Sunday, October 9th, 2022
This morning we met our Road Scholar group leader Victor. There were 18 of us travelers in our group. We already knew Kathy (from Colorado) that we got to know on our Galápagos Island tour with Road Scholar and Roseanna (from Minnesota) that we got to know on our Road Scholar New Zealand/Australia trip. It was great that we could meet up and travel together in Peru. The fourteen others in our group were great and our group got along well.
After our introductions, we had a speaker, Ricardo Bohl Pazos, who was a geographer. His lecture was “An Overview of Peru”. In the region of Lima, there were 50 districts and 50 mayors. Peru has over 300 volcanoes and 4 are active. He was very interesting.
Our next activity was to board a bus for a tour of the city with our local guide Claudia.
We visited a local fish market and walked out on the pier in Chorrillos, which is another district of Lima.
Our tour also stopped at the archaelogical site that we toured yesterday, Hauca Pucllana! Claudia led us through the site but it was a quick overview. We were very glad we took the tour yesterday where we climbed to the top and also visited the entire area. After our quick tour we ate lunch at the restaurant that looks over the site. The Huaca Pucllana Restaurant served us a Pisco Sour, the classic Peruvian cocktail. As an appetizer we had ceviche which was a traditional dish in Peru. The main course was beef tips, fries, and rice. We learned that most Peruvian meals are served with two starches! This was true almost everywhere we ate local food. The dessert was caramel cheesecake but when you must eat gluten free, my dessert was ice cream.
After lunch we rode the bus to the historic downtown area of Lima. We walked to the Plaza de Armas which was Lima’s main square. Off of this square was the presidential palace, the cathedral, the municipal palace and private colonial buildings. This square dates to the 16th century.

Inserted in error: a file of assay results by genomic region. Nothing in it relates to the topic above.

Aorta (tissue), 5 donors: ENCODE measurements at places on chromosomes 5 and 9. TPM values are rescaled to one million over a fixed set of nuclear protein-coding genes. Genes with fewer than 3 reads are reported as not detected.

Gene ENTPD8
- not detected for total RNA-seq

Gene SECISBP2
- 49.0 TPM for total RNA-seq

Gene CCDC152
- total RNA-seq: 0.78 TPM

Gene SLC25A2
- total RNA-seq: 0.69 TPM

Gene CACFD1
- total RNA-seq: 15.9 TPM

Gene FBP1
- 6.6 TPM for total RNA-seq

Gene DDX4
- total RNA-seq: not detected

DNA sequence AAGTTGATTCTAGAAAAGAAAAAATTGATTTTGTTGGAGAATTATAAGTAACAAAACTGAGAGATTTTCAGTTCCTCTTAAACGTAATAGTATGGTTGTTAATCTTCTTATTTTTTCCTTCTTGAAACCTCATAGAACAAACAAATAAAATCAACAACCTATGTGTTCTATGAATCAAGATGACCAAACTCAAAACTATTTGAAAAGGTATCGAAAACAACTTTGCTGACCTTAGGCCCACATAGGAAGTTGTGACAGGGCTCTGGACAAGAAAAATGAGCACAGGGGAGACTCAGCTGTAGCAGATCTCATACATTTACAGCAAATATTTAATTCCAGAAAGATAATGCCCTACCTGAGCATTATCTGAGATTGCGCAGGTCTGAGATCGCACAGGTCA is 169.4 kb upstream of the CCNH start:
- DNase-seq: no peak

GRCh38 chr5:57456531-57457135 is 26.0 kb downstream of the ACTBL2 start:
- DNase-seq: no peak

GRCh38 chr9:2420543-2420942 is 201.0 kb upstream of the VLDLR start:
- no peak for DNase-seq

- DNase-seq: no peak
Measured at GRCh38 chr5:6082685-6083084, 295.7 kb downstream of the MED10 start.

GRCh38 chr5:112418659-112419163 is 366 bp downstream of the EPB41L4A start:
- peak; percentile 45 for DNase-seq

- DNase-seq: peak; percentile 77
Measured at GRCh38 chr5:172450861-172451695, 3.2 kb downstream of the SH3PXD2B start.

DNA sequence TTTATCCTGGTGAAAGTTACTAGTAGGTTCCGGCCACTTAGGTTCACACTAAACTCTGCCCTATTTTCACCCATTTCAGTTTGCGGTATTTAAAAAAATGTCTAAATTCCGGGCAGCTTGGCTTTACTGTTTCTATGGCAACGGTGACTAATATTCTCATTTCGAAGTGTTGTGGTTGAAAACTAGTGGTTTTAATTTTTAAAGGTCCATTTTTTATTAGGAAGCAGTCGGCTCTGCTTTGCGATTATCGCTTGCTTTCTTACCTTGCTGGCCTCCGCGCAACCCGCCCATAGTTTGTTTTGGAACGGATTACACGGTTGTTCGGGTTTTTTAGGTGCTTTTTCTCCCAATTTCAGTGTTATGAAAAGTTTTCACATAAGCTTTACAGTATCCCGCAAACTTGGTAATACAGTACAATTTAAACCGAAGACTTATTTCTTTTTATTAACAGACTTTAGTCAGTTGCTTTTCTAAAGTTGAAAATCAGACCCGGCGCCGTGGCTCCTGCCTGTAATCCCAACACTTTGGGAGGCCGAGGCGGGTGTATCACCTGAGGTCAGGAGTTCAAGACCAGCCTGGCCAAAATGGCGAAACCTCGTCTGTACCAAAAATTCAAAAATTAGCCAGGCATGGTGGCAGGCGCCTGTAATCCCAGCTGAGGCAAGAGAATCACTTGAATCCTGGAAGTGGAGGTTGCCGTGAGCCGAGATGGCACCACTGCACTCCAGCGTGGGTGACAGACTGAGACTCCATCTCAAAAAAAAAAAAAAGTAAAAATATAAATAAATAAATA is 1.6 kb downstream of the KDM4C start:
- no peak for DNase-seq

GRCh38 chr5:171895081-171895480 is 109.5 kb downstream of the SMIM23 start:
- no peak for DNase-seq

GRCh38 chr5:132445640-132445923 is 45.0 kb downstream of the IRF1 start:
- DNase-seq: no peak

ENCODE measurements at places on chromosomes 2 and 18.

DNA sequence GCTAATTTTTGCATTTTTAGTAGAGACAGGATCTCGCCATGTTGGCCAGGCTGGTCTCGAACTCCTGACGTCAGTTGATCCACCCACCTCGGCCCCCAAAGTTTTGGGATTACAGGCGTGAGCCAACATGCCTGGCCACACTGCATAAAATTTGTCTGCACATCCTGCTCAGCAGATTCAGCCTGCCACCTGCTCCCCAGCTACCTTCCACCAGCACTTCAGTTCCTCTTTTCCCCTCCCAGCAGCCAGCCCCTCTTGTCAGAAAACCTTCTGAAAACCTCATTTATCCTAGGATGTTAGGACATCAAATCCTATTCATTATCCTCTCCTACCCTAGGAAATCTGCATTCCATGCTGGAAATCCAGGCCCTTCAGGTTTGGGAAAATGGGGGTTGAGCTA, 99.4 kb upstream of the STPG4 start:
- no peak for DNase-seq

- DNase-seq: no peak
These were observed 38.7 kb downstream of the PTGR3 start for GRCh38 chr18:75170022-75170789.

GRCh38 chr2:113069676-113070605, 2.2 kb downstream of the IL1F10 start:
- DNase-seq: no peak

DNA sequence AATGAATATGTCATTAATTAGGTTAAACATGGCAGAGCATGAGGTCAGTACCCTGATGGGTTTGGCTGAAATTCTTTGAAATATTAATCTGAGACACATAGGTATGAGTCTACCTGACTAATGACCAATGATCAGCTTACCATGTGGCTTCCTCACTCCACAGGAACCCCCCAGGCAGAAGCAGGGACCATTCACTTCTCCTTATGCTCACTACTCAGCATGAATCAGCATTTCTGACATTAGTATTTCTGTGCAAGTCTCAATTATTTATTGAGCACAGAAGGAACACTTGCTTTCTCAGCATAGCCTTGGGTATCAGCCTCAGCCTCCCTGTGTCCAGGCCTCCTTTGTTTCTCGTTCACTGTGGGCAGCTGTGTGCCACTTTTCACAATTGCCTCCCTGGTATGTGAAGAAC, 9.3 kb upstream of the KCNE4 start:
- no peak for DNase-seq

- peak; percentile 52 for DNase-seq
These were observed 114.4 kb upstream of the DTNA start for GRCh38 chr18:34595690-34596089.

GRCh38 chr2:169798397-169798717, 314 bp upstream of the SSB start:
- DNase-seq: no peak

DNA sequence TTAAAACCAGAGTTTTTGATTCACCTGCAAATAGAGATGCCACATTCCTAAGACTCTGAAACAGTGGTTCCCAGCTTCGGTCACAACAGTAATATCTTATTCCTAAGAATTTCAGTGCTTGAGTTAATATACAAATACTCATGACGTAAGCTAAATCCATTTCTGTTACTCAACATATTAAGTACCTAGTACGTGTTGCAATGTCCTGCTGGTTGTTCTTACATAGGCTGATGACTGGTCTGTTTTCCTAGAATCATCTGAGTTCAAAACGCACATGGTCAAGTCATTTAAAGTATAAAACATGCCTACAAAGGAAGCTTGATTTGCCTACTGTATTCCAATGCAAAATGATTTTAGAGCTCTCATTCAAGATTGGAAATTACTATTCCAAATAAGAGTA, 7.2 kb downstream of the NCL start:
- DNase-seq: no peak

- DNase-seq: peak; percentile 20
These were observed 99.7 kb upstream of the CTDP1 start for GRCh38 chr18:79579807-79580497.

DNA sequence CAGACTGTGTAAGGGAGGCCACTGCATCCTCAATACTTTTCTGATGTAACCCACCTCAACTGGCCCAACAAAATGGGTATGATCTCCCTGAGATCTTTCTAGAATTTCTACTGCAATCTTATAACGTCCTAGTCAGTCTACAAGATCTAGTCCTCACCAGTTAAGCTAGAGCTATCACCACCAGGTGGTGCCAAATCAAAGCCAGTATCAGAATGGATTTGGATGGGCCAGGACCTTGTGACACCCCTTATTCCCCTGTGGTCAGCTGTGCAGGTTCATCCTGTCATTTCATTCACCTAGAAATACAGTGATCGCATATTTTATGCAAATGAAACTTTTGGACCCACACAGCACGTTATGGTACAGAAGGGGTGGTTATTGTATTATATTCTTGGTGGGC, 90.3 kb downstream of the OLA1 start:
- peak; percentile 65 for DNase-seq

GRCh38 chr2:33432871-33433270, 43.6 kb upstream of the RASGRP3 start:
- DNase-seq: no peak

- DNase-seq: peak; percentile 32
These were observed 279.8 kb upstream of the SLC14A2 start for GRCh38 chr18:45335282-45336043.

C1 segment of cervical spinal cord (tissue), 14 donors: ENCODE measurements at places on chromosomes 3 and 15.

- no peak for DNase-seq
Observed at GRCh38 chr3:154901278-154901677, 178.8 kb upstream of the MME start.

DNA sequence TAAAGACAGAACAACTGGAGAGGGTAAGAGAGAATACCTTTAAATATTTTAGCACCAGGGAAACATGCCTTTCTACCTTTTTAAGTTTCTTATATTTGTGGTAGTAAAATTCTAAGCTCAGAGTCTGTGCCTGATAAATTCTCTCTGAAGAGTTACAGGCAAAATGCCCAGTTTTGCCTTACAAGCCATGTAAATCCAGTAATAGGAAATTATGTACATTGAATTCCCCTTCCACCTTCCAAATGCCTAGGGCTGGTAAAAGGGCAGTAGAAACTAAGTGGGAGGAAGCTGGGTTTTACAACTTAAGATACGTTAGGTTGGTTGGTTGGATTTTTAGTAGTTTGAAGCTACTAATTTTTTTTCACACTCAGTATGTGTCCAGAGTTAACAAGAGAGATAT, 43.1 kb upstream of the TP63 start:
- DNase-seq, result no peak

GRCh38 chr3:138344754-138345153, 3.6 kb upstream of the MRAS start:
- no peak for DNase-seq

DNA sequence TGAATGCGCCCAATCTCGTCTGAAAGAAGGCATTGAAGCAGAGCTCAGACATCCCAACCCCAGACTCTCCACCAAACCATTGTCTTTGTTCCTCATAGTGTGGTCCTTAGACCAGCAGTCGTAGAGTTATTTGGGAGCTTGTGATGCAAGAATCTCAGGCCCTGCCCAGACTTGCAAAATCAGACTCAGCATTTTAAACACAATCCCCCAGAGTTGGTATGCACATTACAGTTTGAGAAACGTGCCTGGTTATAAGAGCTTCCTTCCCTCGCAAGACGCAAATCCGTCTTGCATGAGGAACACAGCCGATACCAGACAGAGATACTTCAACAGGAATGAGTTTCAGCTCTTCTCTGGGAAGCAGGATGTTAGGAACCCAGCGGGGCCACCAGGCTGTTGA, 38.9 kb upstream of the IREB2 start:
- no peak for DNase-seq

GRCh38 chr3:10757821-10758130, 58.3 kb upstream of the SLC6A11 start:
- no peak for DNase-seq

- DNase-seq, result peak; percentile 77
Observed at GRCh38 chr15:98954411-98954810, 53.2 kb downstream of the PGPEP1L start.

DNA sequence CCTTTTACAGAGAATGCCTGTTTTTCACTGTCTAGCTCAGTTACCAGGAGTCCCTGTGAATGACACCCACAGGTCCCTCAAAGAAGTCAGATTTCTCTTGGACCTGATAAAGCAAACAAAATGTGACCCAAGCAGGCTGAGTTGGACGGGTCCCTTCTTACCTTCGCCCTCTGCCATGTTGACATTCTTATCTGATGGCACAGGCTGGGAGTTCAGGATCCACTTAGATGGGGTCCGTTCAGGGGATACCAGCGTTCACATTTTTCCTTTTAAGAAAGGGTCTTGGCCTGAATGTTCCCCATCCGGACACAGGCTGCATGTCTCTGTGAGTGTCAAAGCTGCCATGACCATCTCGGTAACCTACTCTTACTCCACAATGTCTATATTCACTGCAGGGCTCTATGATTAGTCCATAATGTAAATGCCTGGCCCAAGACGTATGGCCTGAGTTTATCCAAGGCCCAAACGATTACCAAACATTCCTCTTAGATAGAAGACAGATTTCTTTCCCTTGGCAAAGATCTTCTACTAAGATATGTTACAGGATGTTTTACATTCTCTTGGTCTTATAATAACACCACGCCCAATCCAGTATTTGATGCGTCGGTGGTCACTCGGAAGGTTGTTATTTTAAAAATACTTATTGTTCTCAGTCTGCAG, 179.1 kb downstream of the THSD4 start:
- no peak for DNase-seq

We visited the Cathedral of Lima that was on the square. It was a Roman Catholic cathedral and it was built between 1602 and 1797. Francisco Pizarro founded Lima and set aside land for the church. The current cathedral was the third built on this site.
In the late 1800s the remains of Francisco Pizarro were moved to the cathedral and placed in one of the chapels in the church.
We got to visit one of the mansions in the historic area of Lima. The Aliaga family owned this beautiful home since the 16th century! It was the oldest dwelling in the Americas that has been home to the same family for 17 generations! Earthquakes have caused the family to do some rebuilding over the years. This mansion was gorgeous.
The home also had secret passageways.
As we walked around the town, we came across a Picarones stand. Some of our group wanted to try these. They said they were very good. The Picarones looked like doughnuts. The main ingredients were squash and sweet potato. They are fried in oil and served with syrup made from charcaca (an unrefined sugar base).
Sites as we walked through downtown Lima.
Santo Domingo was a Dominican convent with a pink bell tower. It was an historic religious site that we toured. It had a large courtyard that was lined with Baroque paintings and vintage Spanish tiles (from the 17th century). The monastery was well preserved.
The Chapter house was where the friars gathered to solve their problems and choose their authorities. It also was the place where the University of San Marcos which was the first Peruvian university and the oldest university in the Americas! It was founded in 1551.
We also visited the monastery’s library. It contained over 25,000 antique texts.
In the library in a case was a book written on the 6th anniversary of Dante Alighieri’s death. He was an Italian poet, writer and philosopher who died in 1321! He was best known for La Commedia or The Divine Comedy!
This evening we had dinner at a local restaurant called La Tiendecita Blanca. The bartender demonstrated how to make the Peruvian Pisco Sour which was also served to us!
It was a busy day of seeing Lima.